The Bulldog is one of the most popular dog breeds due to its gentle nature and the fact that it is great with children; however, it may surprise some to learn that, it was originally bred to be aggressive.
Bulldogs were originally bred to guard, control and bait1 bulls and sometimes other livestock. To this end, the bulldog was selectively bred to be an amazingly athletic dog, with a specifically designed undershot bite which allowed it to get a good grip and hold when being used to bait a bull. All the physical features of the bulldog were bred for very practical reasons: the facial wrinkles were to allow blood to flow away from the dog’s eyes and nose; the nose is set back from the skull to help make breathing easy while the dog is holding on to the bull with is mouth. Short and powerful legs allowed for a crouched position as the dog attempted to attack the bull.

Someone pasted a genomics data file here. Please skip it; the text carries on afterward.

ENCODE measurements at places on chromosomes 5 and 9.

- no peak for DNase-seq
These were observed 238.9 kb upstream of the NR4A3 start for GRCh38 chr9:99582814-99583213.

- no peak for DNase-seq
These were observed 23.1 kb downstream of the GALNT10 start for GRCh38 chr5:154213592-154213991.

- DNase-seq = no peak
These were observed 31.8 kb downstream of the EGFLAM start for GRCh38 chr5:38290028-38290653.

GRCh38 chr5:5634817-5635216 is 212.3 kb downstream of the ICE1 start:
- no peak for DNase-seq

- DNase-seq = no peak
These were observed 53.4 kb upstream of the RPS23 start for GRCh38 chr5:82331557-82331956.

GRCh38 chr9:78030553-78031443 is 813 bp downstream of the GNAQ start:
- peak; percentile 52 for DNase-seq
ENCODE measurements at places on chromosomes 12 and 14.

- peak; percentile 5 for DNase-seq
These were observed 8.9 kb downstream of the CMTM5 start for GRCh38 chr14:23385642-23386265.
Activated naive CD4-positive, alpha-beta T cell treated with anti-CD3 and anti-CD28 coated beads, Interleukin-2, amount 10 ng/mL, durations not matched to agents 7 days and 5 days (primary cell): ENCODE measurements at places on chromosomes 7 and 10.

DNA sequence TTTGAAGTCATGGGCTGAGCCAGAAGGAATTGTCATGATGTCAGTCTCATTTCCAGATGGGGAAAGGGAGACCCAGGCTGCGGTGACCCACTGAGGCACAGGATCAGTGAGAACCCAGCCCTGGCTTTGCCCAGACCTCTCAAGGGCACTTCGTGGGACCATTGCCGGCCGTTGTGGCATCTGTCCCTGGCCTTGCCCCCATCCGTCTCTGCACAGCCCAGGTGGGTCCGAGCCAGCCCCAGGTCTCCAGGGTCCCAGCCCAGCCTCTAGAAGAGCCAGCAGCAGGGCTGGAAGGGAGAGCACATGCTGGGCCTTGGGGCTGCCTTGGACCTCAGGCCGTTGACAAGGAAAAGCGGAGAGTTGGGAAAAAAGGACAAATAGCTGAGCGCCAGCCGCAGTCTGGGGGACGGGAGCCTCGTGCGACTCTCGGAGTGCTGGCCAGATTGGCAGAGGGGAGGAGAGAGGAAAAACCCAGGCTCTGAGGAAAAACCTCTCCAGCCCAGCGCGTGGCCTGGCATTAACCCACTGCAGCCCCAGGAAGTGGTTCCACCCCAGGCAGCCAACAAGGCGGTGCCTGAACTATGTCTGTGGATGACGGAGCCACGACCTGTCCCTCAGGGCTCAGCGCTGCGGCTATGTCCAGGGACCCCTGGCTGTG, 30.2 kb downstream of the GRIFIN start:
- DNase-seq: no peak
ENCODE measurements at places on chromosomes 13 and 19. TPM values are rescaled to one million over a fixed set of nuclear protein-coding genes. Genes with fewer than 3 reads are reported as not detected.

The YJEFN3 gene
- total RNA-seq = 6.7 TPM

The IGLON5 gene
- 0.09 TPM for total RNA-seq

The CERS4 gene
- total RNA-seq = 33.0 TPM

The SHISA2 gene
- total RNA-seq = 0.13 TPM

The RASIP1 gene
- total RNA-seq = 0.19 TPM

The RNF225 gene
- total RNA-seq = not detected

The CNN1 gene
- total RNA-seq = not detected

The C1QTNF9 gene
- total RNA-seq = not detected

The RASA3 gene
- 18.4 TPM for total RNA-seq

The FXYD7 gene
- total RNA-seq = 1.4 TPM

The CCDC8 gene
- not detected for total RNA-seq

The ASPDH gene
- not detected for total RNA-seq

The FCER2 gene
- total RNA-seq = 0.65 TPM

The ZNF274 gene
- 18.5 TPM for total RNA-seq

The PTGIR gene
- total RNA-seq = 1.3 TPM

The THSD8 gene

After bull baiting was banned in 1835, the breed was revived into a companion, leaving behind its fighting heritage. Further modern-day breeding resulted in the gentle and lovable dogs we know today.
The bulldog was exported form the United Kingdom to German where it was crossbred to produce the boxer, and the United States where a smaller size version was bred which continued to be used as a herding dog.
There is some contention about how the modern size of the bulldog breed was achieved. Some claim that it was through selective breeding and others suggest that it was due to the introduction of pug bloodlines into the breed, which also helped with producing the clam temperament.
Through all this the bulldog has survived to become one of the most popular dogs in the world, and has found its way into many facets of our lives, such as bine the mascot for many universities and organizations, the emblem for Mack trucks, and part of many movies.
1. Bull baiting is the practice of setting of a bulldog against a bull/cow. The dog is meant to bite and tear the tied or otherwise confined animal until it is subdued or killed.